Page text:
• 1. S T R O N G S T A B L E S T R A T E G I C • Please submit your text questions and comments using the Questions Panel Your Participation A Few Session Tips Use this button to signal the presenter All lines are Muted please raise your hand to be unmuted.
  • 3. S T R O N G S T A B L E S T R A T E G I C Why Interviews Are Important Interviews: Give you an opportunity to meet job candidates face-to-face Help you to assess a candidate’s strengths, weaknesses, and suitability for the job Provide you with the information you need for making the best hiring decisions
  • 4. S T R O N G S T A B L E S T R A T E G I C Why is Interviewing so Crucial? Both the organization and the candidate have a lot to lose if an interview leads to an improper match.
  • 5. S T R O N G S T A B L E S T R A T E G I C  Interviews that are not based on a proper job analysis won’t elicit meaningful information.  Subjection to personal bias and other sources of error.  Some candidates are very practiced at interviewing.  Interview questions may reveal too much about the job.  Interview questions may be too closed-ended.  Poor listening skills. How & Why Interviews Go Wrong
  • 6. S T R O N G S T A B L E S T R A T E G I C Plan Your Strategy  Know and understand ASU’s policies and procedures  Determine key selection criteria  Prepare a description of the job and the organization  Create an outline and develop interview questions  Brief selection committee members on interview format  Arrange for a quiet, private meeting place
  • 7. S T R O N G S T A B L E S T R A T E G I C 7 The Job Description Start with an accurate and up-to-date job description. Need help in writing? http://online.onetcenter.org/ Determine essential functions necessary in performing the position. Establish the qualifications and experience necessary for entry-level employee to perform the job. Define the reporting structure and hours.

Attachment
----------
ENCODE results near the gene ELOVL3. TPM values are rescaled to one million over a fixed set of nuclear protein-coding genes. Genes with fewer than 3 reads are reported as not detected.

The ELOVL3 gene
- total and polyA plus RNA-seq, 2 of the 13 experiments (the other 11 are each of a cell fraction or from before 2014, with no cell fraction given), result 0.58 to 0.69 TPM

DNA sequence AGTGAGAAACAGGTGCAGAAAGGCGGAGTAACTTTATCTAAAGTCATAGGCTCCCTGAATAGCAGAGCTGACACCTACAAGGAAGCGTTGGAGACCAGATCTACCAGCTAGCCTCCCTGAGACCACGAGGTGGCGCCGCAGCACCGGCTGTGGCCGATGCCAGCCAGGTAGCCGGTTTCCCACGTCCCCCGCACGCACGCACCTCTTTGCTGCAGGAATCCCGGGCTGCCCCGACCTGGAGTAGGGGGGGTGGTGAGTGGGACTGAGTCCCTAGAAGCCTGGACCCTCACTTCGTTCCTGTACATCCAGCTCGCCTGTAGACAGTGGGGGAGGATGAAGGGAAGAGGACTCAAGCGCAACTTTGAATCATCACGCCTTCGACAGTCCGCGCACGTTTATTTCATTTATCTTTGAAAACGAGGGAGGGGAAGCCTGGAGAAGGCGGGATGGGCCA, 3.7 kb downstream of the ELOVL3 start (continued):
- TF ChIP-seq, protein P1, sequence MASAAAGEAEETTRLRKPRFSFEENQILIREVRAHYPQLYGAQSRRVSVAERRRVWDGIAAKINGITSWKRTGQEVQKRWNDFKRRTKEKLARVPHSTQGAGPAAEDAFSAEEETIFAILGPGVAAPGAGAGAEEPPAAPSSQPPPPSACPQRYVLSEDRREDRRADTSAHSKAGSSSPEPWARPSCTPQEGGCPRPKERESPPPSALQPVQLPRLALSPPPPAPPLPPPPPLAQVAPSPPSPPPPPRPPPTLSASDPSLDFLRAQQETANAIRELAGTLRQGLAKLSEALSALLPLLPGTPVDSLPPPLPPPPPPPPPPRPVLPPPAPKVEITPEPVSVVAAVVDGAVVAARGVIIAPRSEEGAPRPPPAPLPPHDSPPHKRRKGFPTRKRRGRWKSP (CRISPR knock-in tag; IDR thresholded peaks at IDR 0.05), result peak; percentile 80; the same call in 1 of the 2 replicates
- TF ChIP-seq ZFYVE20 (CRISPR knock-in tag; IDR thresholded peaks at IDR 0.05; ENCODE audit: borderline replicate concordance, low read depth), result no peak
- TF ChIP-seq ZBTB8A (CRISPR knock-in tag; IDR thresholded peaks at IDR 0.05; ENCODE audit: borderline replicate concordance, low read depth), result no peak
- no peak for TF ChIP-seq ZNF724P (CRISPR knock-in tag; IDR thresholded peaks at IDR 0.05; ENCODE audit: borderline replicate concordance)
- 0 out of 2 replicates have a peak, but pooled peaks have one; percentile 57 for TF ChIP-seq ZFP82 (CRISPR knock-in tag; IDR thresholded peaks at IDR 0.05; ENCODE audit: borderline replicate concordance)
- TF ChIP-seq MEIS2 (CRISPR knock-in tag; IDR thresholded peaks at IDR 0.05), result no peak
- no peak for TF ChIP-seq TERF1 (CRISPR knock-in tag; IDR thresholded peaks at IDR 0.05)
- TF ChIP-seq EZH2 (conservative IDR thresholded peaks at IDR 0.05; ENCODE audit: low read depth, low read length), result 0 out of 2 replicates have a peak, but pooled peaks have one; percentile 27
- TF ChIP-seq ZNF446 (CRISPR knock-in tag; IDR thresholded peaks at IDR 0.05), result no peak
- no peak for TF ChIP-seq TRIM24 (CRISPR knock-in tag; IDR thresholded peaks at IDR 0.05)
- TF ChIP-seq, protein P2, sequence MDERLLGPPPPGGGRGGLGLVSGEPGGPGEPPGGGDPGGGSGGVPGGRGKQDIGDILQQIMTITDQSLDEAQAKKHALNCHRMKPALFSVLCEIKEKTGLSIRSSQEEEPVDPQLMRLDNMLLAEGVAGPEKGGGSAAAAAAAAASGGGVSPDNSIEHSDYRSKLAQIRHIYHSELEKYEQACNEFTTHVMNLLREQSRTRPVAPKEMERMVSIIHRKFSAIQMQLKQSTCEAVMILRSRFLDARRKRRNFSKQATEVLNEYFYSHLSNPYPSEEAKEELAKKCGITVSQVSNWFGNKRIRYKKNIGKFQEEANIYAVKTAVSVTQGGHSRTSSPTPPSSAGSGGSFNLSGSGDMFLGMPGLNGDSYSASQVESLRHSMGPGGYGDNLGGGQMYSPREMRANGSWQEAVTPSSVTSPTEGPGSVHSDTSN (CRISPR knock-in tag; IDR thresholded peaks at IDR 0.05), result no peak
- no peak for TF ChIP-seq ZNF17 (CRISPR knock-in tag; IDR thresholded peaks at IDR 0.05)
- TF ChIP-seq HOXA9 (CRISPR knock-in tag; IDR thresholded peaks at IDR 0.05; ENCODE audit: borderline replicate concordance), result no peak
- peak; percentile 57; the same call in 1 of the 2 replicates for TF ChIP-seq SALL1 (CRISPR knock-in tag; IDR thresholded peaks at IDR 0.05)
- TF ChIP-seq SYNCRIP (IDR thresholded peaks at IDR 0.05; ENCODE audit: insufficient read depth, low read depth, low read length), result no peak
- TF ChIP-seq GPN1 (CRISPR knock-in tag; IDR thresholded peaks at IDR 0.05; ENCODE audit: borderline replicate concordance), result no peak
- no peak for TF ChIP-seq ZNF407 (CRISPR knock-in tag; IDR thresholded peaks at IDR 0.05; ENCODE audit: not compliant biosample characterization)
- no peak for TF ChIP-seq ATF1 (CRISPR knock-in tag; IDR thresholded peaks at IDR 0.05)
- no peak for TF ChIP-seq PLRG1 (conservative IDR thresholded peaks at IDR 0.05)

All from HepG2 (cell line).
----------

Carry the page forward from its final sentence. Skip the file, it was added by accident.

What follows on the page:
• 8. S T R O N G S T A B L E S T R A T E G I C 8 Candidate Profile Use a formal, up-to-date job description. Ask supervisors, peers, and subordinates for input for characteristics of an ideal candidate. Customers and vendors Assess organizational culture. Feel of the organization? Resemble extended family, watch out for each other? Structured and controlled environment—do things by the book? Results focused or process driven?
  • 9. S T R O N G S T A B L E S T R A T E G I C Develop Interview Questions  Review applications and résumés  Prepare a list of questions  Make sure questions relate to job qualifications  Create open-ended questions  Plan for easy follow-up
  • 10. S T R O N G S T A B L E S T R A T E G I C Prepare in Advance  Don’t rely on a job description and a candidate’s resume to structure the interview. You’ll get much better information if you carefully pre-select questions that allow you to evaluate whether a candidate has those skills and behaviors you’ve identified as essential for the job.
  • 11. S T R O N G S T A B L E S T R A T E G I C 11 Characteristics of Questions  Realistic  To the point, brief and unambiguous  Complex enough to allow adequate demonstration of the ability being rated.  Formulated at the language level of the candidate, not laced with jargon.  Tried out on job incumbents to check for clarity, precision of wording and appropriateness.  Not dependent upon skills or policy that will be learned on the job.
  • 12. S T R O N G S T A B L E S T R A T E G I C 12 Rating Scale The most critical element of the rating scale is not how many levels it has, but rather how those levels are defined. Use a rating scale anchored to benchmarks (example answers, descriptions, or definitions of answers). Use Subject Matter Experts to develop the scale and benchmarks.
  • 13. S T R O N G S T A B L E S T R A T E G I C 13 Five-level Rating Scale What would one expect or want an outstanding candidate to give as the best possible answer? (5 point) What is an acceptable answer that one would expect a qualified candidate to give? (3 point) What would one expect as a poor answer from a candidate who has little or no knowledge or skill on this job requirement? (1 point)